Thursday, September 15, 2011
Esther Schor discusses her book about the life of Emma Lazarus, the iconoclastic 19th century poet and activist whose poem gave voice to the Statue of Liberty.
Schor is a poet and professor of English at Princeton University. Her work has been published in The Times Literary Supplement as well as The New York Times. Schor curated the exhibit Emma Lazarus: Voice of Liberty, Voice of Conscience now on display at the Central Library.
Wednesday, September 14, 2011
The 2011 Corinthian Hall lecture addresses minority heritage and a museum’s mission, capacity, and duty in this arena.
Nuestra Herencia Americana (Our American Heritage) features Daniel Serda and his findings on immigration, discrimination, and preservation of Hispanic culture. Following Serda’s presentation, Gene Chavez discusses the social and political dynamics that shape how majority and minority communities co-exist and thrive.
Co-sponsored by the Kansas City Museum at Corinthian Hall.
Tuesday, September 13, 2011
As part of the Park University Ethnic Voices Poetry series, poet Ada Limón presents This Big Fake World, winner of the Pearl Poetry Prize.
The narrative revolves around a man in a grey suit (the hero), a traveling businessman in an unsatisfying marriage. Limón’s “story in verse” proves that the hero, his friend (Lewis the drunk) and a woman at a hardware store can remind us “that we have all come out of basic need, /some gnawing thing, some hunger.”
Tuesday, September 13, 2011
Australian motivational speaker and personal trainer M.D. “Dorsal” Finn discusses his book, The Vulture Perspective, which has been billed a “self-help book for the average Joe six-pack.”
Finn considers the book to be an instructional manual for the game of life. He seeks to help men (and women) find the answers to all of life’s big questions and covers subjects ranging from choosing a partner to living a balanced life to careers, success, and wealth.
Finn recently published his second book, The Female Vulture Perspective.
Sunday, September 11, 2011
Coterie Theatre artists read from their favorite children’s books while audience members enjoy an opportunity to “jump into the story” on stage.
Dramatic story time programs take place at the Plaza Branch one Sunday a month throughout the 2011 – 2012 school year.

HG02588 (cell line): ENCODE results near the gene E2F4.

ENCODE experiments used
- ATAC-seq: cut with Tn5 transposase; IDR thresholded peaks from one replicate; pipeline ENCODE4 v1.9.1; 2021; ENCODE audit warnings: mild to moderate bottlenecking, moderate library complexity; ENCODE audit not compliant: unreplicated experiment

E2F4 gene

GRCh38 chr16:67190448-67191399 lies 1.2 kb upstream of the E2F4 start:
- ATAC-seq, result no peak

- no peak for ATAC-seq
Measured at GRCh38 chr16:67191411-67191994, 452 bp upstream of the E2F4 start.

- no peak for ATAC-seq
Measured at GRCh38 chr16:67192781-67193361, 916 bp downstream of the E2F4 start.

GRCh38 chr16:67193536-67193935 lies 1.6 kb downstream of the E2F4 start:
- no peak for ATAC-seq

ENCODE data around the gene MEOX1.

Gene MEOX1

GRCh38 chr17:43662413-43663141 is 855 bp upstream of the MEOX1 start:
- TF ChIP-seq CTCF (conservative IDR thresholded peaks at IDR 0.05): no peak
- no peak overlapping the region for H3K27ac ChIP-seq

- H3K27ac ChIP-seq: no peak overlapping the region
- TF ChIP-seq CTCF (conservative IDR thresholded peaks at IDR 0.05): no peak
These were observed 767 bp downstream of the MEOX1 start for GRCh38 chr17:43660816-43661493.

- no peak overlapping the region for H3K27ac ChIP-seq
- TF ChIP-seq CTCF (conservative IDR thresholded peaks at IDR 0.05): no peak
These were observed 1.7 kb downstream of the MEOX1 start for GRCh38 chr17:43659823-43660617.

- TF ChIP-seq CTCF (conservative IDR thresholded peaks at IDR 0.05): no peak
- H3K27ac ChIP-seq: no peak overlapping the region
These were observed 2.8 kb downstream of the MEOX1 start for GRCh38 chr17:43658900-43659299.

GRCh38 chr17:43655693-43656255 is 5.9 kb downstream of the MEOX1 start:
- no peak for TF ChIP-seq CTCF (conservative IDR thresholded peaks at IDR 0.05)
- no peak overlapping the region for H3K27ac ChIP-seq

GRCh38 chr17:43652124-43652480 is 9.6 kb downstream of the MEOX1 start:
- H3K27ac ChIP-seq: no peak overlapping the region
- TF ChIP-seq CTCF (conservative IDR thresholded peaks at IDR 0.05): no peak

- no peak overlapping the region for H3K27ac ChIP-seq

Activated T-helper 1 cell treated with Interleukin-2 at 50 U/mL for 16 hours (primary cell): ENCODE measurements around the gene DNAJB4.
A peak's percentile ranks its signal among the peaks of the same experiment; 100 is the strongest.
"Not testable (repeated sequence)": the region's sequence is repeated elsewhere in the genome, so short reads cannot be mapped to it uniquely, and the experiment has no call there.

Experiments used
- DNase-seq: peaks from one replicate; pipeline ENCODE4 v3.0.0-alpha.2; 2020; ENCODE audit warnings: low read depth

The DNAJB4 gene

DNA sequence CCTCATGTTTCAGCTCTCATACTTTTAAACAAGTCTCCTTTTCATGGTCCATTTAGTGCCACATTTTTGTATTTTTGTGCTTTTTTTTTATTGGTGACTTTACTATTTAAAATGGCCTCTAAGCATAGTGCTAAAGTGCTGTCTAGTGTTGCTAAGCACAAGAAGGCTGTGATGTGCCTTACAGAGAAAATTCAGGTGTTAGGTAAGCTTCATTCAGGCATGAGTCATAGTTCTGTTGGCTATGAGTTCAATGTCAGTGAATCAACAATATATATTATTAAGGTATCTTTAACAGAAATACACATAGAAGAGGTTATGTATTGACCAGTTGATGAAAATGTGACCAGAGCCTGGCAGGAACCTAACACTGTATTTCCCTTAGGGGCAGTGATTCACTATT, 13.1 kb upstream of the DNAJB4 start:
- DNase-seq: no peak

This program is appropriate for all ages. Parents are invited to participate with their children.
Friday, September 9, 2011
Location: Community Garden at 51st and Main
Perhaps the most memorable scene from The Adventures of Tom Sawyer is “The Glorious Whitewasher” from Chapter Two, in which Tom convinces his friends that it is great fun to paint a fence. Tom makes a solid argument: “Does a boy get a chance to whitewash a fence every day?”
Thursday, September 8, 2011
Two-time Tony Award-winning composer Maury Yeston performs at the piano and discusses his latest work, Tom Sawyer – A Ballet in Three Acts, commissioned by Kansas City Ballet. Serving as the inspiration for this Big Read, the ballet is based on the classic Mark Twain novel and is making its world premiere in October 2011 as part of the Kauffman Center for the Performing Arts’ grand opening.
Wednesday, September 7, 2011
Author and former Kansas City resident Justin Martin discusses his latest book, Genius of Place: The Life of Frederick Law Olmsted, a biography of the renowned landscape architect, early environmentalist, and abolitionist.
Saturday, September 3, 2011
Location: City Market, 400 Grand St.
Join fellow book lovers on the first Saturday of every month (May – October) from 8 a.m. to 1 p.m. as the Friends of the Kansas City Public Library present the fourth annual City Market Summer Book Sale Series.
Tuesday, August 30, 2011
From the late nineteenth century through World War II, popular culture portrayed the American South as a region ensconced in its antebellum past, draped in moonlight and magnolias, and represented by such southern icons as the mammy, the belle, the chivalrous planter, white-columned mansions, and even bolls of cotton. But what if this constructed nostalgia for the Old South was actually manufactured by outsiders?